The third rapidly replenishing group, interspecific hybrids, includes forms obtained in interspecific cross-pollination.
    Over the past fifty years, highly complex cross-pollination yielded a new group of preferentially American selection, namely hybrid peonies, e.g. var. «Early Daybreak»), obtained in cross pollination wild species with varieties of above-listed groups. They are favorably distinguished by earlier blossoming and by scarlet, coral, orange, lavender, and dark red petal color, totally unusual for the peony.  In our collection, varieties from this group amount to over ten percent.
    Germans call Hemerocallis the plant of “intellectual idlers”. Indeed, among other similarly ornamental plants, one can hardly find one equally undemanding to growth conditions.
    Hemerocallises are often called one-day flowers , because they bloom just one day; yet, the raceme structure is such that the flowers open one after the other, so that the flowers’ short life remains inconspicuous.
    In recent hybrids, as many as sixteen hues have been described. The flowers of some varieties twinkle in the sun and incidentally distinguish “diamond dust” (silvery color) and “gold dust”. Regrettably, this property is not reflected in photographs.
    Due to the presence of varieties with early, medium and late blossoming times, in favorable years you can admire blossoming Hemerocallis until September.
    July, the peak of summer, is distinguished by abundance of blossoming plants—delphiniums, lupines, the original garden montbrecia and the peacock tigridia; most of the flowers are efflorescent annuals, such as the Portulaca, Aescholtsia, etc.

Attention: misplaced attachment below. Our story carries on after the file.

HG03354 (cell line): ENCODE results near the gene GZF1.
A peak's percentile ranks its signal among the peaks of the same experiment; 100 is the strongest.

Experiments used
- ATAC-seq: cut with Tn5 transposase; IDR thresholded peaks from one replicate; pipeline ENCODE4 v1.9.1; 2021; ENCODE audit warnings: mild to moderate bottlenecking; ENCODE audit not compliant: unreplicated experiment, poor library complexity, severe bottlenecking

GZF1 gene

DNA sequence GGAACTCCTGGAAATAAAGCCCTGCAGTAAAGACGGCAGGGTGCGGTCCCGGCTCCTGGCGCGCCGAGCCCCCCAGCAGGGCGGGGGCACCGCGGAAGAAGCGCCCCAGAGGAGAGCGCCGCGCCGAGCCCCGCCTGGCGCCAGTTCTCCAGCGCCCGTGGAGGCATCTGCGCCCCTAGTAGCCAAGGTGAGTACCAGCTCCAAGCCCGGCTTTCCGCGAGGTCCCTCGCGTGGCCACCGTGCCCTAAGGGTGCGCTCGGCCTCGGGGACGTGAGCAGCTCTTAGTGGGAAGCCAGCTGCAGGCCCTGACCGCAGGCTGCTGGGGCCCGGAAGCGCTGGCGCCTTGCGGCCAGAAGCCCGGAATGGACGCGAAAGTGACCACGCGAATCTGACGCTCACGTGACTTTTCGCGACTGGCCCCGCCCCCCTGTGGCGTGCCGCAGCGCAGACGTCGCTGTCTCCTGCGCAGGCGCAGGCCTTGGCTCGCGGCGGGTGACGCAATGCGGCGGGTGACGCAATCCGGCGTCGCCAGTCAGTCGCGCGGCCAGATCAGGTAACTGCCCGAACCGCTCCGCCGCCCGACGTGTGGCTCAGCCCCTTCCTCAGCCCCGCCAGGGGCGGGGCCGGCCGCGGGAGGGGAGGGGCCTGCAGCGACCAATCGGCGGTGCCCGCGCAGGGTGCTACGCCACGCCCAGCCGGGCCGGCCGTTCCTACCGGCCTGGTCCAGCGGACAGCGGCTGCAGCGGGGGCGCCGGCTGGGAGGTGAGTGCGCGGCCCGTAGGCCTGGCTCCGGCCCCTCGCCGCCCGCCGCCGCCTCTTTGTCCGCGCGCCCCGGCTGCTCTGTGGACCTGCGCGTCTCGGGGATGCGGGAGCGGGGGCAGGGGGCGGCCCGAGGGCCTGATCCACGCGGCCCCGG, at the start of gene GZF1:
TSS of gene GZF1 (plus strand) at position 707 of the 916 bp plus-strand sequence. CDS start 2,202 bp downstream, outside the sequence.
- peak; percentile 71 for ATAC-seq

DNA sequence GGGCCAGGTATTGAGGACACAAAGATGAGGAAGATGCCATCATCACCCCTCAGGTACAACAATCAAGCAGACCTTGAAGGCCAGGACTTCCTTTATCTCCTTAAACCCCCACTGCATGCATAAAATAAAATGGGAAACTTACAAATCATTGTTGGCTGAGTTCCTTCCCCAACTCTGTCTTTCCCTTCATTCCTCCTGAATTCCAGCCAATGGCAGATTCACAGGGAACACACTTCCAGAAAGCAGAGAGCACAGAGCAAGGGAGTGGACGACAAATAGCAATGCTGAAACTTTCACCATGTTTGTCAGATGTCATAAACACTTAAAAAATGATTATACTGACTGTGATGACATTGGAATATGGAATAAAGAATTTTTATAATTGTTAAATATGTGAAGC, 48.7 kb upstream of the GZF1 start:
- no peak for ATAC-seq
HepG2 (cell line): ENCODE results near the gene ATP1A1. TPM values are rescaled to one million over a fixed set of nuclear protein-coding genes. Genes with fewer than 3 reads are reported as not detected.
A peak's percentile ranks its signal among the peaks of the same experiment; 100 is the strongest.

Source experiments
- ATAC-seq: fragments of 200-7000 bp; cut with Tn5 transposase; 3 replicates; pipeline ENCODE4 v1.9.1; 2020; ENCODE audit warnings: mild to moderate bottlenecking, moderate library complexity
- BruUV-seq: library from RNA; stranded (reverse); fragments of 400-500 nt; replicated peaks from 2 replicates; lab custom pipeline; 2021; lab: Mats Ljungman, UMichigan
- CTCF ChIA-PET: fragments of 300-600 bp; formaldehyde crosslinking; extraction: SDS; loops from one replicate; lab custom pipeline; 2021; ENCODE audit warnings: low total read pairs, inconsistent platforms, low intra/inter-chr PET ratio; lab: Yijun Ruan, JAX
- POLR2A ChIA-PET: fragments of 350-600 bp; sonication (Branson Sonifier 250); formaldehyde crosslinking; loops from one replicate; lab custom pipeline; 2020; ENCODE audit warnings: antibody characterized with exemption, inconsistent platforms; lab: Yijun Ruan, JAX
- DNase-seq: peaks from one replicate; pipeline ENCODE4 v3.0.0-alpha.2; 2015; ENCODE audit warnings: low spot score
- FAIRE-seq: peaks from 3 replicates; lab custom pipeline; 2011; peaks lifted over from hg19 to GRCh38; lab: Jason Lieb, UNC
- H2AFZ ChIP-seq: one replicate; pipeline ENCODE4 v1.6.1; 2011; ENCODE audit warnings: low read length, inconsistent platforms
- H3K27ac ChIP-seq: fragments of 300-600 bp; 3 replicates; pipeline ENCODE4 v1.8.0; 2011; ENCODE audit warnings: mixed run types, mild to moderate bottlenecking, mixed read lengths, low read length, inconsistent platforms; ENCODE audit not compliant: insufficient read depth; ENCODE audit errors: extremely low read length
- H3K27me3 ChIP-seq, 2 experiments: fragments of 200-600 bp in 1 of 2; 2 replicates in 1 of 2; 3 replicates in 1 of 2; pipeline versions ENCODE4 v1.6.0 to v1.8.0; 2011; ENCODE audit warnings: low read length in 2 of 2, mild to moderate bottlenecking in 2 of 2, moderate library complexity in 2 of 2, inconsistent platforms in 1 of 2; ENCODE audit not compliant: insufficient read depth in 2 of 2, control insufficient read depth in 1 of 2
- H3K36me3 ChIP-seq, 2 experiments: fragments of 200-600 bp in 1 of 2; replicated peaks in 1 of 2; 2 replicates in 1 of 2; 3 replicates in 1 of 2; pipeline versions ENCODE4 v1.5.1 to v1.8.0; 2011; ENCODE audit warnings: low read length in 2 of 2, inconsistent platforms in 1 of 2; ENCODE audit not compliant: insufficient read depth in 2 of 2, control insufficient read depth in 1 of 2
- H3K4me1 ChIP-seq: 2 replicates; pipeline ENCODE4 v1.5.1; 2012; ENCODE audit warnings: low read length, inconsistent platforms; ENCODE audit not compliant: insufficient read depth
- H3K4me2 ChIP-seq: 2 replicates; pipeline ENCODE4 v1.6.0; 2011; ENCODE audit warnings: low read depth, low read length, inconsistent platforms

The proud beautiful lilies also start blooming in July. Over half of all lilies have a fine pleasant aroma. Single lily flowers or those gathered in racemes astonish people with both richness of color and subtle forms reminiscent of now a high goblet, then a
bell, wide cup, or turban.
    Represented in the Garden collection are lily species, including those of Far Eastern flora, various hybrid lily varieties, and promising Botanical Garden seedlings.
    The collection is based on Asian hybrid varieties originating from East Asian species. Asian hybrids are the hardiest and most frost-resistant, with high multiplication factor and resistant to sicknesses and pests.
    Visitors are highly impressed by the large snow-white flowers of the royal lily, more similar to exotic trumpets.
    The last to bloom is one of the most magnificent lilies, the fine lily, whose crystalline crimson-sprayed turban-like flowers spread the fascinating smell of vanilla.
     In July, Japanese irises (including Japanese iris variety selected at “Primorye” Botanical Garden, Japanese iris var.  “Akatsuki", “Prairie Fantasy”, etc., delight the eye with their luxuriant flower color, ranging from white, purple and rosy to crimson and violet, and by elegance of form. Their very fine moire pattern of stripes or strokes imparts many varieties a special charm. In Japan, the native country of Japanese irises, they lovingly call them “hana-shobu” and organize  “hanami” festivals when these lovely flowers blossom.
    The Botanical Garden-Institute  boasts a unique collection of Japanese irises, including varieties of Japanese and American selection, and those selected by Russian breeders as well.